C programming is widespread and very powerful due to the easy in which a programmer can add new functionality. This tutorial explains how create a function using GCC.C has been a popular programming language for nearly 40 years. One reason for this is the fact that C is cross-platform and produces executables that are native to each operating system. Another reason is the ease with which the new programmer can get started with programming in C. However, the real power of C lies in the fact that a programmer can produce their own functionality quickly and easily without the need for complicated IDEs (Integrated Design Environments). They simple need a text editor and a C compiler for their operating system. They can then start creating their own C functions.The Main C FunctionEvery C program needs at least one function and it has a specify name. The one and only obligatory function must be called main:/*The main function requires no input and returns an integer*/
int main (void) {
/*This function is essential*/
return 0;
}
If this code is saved to a text file (for example simple_function.c) then the programmer may compile it:gcc -o simple_function simple_function.c
and then run it from the command line:simple_function
The program doesn’t do anything yet (apart from run the main function) but the programmer can quickly add their own functionality.Adding Functionality to the Main FunctionThe programmer can easily extend the main function. For example, they could include the stdio.h file which enables text to be written to the screen:#include ‹stdio.h›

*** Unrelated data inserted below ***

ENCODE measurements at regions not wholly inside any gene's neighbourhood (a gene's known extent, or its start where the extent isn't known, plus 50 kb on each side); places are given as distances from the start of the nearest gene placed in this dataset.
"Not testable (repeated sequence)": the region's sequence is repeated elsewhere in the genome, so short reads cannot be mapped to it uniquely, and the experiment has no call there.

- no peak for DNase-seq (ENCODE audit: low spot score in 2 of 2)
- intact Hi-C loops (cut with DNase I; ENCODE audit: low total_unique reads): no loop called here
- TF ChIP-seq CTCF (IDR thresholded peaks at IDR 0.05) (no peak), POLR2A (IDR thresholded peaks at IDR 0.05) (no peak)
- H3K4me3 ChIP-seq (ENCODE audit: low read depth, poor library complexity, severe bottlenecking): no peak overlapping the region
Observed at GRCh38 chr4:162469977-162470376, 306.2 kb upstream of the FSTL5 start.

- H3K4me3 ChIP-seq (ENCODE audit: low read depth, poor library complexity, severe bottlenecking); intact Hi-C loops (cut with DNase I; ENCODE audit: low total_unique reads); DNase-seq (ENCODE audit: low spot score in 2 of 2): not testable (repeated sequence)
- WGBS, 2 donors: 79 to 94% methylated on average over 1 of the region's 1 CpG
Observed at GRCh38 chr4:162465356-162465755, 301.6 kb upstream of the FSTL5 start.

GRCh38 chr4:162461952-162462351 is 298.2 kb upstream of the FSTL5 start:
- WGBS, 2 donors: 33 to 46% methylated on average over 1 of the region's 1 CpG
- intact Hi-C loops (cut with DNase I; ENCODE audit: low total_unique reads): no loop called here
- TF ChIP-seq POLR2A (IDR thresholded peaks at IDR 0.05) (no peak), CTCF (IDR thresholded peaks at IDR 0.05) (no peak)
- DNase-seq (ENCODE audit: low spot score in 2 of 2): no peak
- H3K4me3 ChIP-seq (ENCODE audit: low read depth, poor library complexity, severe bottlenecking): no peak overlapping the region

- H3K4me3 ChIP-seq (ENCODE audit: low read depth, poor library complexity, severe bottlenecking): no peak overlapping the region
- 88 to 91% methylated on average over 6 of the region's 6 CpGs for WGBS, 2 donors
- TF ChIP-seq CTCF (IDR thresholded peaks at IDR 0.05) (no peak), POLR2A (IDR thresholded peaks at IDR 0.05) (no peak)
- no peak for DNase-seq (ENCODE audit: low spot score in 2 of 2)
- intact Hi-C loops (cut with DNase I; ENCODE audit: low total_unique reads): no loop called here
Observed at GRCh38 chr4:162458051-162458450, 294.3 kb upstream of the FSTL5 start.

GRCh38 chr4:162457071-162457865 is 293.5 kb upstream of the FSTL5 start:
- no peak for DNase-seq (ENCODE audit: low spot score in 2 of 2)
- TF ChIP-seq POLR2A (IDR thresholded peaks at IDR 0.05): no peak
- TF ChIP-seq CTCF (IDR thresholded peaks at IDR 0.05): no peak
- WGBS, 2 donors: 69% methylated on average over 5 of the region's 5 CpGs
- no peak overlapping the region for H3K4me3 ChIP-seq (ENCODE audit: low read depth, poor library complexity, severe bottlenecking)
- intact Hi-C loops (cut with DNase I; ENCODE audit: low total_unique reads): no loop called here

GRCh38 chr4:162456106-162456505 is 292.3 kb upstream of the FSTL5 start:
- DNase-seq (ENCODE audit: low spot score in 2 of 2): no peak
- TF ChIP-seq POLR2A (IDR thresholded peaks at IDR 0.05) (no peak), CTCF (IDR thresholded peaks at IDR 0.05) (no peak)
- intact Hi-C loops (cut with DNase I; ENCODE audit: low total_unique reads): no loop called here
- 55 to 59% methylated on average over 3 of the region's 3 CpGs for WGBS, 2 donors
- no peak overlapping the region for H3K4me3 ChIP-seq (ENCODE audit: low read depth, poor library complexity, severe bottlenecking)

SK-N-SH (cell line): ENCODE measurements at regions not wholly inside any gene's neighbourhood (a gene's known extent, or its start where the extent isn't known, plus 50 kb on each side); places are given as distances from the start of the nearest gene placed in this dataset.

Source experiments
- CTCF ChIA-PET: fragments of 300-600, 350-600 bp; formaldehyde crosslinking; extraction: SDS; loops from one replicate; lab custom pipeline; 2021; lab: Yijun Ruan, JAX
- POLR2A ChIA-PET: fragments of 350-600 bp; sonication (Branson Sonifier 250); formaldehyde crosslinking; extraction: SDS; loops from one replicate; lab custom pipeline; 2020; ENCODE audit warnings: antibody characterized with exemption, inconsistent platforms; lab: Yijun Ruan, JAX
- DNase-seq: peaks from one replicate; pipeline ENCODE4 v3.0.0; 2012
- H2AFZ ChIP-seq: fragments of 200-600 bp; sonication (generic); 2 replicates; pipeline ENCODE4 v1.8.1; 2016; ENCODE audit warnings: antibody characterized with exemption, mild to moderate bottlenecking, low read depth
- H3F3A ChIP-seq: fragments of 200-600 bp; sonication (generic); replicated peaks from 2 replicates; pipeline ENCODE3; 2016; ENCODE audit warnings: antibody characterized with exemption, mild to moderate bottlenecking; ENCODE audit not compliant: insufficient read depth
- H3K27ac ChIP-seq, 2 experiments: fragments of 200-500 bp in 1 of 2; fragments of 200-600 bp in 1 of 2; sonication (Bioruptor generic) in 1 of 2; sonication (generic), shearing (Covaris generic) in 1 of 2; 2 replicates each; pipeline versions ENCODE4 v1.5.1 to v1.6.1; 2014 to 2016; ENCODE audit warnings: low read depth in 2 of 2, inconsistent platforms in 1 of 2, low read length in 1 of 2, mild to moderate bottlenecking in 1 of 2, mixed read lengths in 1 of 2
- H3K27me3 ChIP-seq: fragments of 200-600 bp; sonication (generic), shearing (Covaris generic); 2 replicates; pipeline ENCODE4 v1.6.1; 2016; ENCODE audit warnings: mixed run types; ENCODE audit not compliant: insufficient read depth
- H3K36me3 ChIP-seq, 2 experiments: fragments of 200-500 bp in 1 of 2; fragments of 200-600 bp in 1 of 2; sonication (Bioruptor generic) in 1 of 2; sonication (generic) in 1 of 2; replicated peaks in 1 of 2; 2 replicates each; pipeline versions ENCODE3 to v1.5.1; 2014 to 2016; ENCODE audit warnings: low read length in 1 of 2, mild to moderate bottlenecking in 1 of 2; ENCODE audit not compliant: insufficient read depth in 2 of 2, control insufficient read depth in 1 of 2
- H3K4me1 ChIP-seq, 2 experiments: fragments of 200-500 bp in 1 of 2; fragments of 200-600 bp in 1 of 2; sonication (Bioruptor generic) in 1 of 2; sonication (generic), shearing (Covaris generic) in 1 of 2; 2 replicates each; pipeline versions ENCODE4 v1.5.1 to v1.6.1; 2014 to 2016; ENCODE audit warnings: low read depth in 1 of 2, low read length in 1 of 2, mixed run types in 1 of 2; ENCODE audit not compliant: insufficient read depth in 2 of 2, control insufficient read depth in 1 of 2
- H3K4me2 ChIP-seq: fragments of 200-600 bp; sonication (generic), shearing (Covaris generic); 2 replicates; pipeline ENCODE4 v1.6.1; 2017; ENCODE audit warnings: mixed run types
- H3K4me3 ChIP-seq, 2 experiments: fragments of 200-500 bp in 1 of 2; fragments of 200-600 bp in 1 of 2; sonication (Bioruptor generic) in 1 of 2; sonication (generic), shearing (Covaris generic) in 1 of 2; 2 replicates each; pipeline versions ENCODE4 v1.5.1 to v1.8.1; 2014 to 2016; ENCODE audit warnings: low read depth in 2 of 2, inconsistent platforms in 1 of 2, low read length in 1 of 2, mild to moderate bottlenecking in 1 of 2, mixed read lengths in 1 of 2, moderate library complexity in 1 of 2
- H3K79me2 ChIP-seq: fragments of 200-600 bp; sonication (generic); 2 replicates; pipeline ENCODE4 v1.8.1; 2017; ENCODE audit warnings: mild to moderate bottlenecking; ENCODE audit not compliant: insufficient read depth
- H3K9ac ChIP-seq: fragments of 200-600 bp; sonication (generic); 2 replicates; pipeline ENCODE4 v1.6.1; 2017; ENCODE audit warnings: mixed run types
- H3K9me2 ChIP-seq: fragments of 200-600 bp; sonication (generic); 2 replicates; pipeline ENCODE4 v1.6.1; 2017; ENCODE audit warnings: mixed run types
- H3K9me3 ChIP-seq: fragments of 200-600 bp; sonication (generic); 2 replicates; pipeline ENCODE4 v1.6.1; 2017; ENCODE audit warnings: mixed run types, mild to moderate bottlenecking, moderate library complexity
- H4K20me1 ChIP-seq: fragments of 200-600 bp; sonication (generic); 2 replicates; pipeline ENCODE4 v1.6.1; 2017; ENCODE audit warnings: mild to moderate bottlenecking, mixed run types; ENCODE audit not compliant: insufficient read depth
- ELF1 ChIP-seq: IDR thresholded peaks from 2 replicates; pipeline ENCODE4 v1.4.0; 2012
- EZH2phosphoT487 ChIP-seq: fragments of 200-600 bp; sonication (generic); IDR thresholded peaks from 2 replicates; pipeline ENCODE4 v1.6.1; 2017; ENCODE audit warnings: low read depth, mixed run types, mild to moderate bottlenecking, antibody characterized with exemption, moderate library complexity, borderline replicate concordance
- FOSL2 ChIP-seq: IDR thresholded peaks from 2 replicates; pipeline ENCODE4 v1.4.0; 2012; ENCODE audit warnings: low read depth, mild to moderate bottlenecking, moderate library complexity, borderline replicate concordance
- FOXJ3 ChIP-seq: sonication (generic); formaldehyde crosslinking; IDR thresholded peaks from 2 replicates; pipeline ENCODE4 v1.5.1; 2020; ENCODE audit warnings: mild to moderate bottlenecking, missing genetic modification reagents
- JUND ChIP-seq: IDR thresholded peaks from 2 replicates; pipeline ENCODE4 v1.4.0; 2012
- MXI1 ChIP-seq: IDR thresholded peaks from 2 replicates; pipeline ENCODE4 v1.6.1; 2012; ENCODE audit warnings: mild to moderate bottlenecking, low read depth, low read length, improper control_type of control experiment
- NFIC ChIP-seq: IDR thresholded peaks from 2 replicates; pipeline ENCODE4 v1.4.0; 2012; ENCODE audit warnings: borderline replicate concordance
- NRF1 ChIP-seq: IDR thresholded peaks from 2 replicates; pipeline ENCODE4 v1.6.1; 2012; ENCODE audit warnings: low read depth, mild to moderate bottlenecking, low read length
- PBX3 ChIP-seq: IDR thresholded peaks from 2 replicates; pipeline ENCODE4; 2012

int main (void) {
/*Output text to the screen*/
puts (“Hello, World”);
return 0;
}
If the program is compile and run now then the words “Hello, World” will be displayed on the screen. However, there is one drawback to placing all of the code in main. The function becomes very large very quickly and the reuse of code is difficult. The answer is to break the code down in to manageable and reusable functions.Why Use Function in a C Program?A programmer should always try to break their code in to blocks rather than having one massive function. This makes the code:easier to manage for both the programmers themselves and any other programmers that may have to work on the project;resuable, meaning that each block of code can be used more than once.There are two simple rules of thumb:each function should do just one job;the programmer should be able to view all of the code for a function on a single screen.If a programmers code violates either of these rules then they should consider dividing the code up into more functions.Adding a Function to a C ProgramThe main function shows the format for every C function. Each function consists of two elements:the function header which defines the return data type, the function name and any input variables;the function body – the code for the function.So, for example, one non-trivial function would be to output the sum of two numbers to the screen. It’s non-trivial because it involves converting the number to a string:void sum (int a, int b) {
/*Output sum of two numbers to the screen*/
int c = a + b;
int s;
char text sizeof(a);
s = sprintf (text, “%d”, c); /*”%d tell C that a decimal or integer is to be used*/
puts (text);
}
The main function can then be amended to run this function:int main (void) {
sum(13,24);
return 0;
}
However, the program is not ready to run quite yet.The Function PrototypeA function must be declared before it can be used. So, in the above example, and error will occur if the sum function is written after the main function. However, this potential problem is solved by using the function prototype. This is simply the function header copied to the start of the C file. So, the final code will look like:#include ‹stdio.h›
void sum (int a, int b);
int main (void) {
sum(13,24);
return 0;
}
void sum (int a, int b) {
/*Output sum of two numbers to the screen*/
int c = a + b;
int s;
char text sizeof(a);
s = sprintf (text, “%d”, c);
puts (text);
}
This new function can now be used as required within the application by the programmer.

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